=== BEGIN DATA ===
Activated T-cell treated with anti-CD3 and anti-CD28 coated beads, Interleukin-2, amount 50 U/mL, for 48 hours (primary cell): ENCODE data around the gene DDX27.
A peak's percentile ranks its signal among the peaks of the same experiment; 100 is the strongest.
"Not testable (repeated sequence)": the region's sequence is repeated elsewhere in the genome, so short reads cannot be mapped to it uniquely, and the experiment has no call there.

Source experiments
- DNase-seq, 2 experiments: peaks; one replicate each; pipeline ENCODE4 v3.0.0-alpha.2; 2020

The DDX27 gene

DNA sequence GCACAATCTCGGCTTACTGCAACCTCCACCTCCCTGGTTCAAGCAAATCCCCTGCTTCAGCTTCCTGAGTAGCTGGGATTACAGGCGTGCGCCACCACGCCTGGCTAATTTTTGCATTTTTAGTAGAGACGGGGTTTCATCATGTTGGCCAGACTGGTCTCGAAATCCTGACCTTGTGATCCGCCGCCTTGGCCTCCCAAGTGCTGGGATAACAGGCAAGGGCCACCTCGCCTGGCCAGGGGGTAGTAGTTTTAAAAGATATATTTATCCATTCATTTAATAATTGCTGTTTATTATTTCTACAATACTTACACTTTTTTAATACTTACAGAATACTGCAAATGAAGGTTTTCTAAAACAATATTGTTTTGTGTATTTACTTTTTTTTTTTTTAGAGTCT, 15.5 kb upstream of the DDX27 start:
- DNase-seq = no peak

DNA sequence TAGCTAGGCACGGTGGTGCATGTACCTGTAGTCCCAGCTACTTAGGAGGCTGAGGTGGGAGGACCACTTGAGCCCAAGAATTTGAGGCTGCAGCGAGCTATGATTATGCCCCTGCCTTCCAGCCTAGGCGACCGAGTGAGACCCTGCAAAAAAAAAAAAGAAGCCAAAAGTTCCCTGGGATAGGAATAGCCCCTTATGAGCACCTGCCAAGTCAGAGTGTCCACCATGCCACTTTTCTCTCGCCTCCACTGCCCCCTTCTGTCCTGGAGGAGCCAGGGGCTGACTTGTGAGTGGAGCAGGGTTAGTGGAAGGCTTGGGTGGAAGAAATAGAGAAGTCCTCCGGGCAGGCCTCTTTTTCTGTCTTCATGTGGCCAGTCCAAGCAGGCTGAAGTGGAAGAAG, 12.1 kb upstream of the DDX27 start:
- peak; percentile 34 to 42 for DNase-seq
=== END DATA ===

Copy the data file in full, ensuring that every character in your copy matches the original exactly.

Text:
Activated T-cell treated with anti-CD3 and anti-CD28 coated beads, Interleukin-2, amount 50 U/mL, for 48 hours (primary cell): ENCODE data around the gene DDX27.
A peak's percentile ranks its signal among the peaks of the same experiment; 100 is the strongest.
"Not testable (repeated sequence)": the region's sequence is repeated elsewhere in the genome, so short reads cannot be mapped to it uniquely, and the experiment has no call there.

Source experiments
- DNase-seq, 2 experiments: peaks; one replicate each; pipeline ENCODE4 v3.0.0-alpha.2; 2020

The DDX27 gene

DNA sequence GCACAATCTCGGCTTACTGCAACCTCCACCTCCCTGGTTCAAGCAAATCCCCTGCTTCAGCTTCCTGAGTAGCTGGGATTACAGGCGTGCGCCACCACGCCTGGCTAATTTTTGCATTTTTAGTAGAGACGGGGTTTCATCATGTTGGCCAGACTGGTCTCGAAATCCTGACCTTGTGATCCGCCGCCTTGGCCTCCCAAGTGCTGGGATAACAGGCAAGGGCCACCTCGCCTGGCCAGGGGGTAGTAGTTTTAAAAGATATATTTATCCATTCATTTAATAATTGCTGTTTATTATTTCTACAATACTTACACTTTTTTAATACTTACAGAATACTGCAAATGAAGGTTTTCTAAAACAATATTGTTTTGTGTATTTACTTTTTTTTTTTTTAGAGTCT, 15.5 kb upstream of the DDX27 start:
- DNase-seq = no peak

DNA sequence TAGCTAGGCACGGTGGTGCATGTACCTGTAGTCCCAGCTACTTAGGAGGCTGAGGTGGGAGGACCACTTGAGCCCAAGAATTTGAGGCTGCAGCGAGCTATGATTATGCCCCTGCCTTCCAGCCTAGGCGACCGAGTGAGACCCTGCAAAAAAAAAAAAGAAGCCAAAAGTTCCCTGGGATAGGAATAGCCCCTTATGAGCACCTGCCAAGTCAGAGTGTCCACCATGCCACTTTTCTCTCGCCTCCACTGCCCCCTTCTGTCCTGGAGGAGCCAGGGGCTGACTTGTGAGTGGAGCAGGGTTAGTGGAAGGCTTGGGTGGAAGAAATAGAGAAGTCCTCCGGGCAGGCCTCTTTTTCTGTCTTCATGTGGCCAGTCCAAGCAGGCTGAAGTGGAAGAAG, 12.1 kb upstream of the DDX27 start:
- peak; percentile 34 to 42 for DNase-seq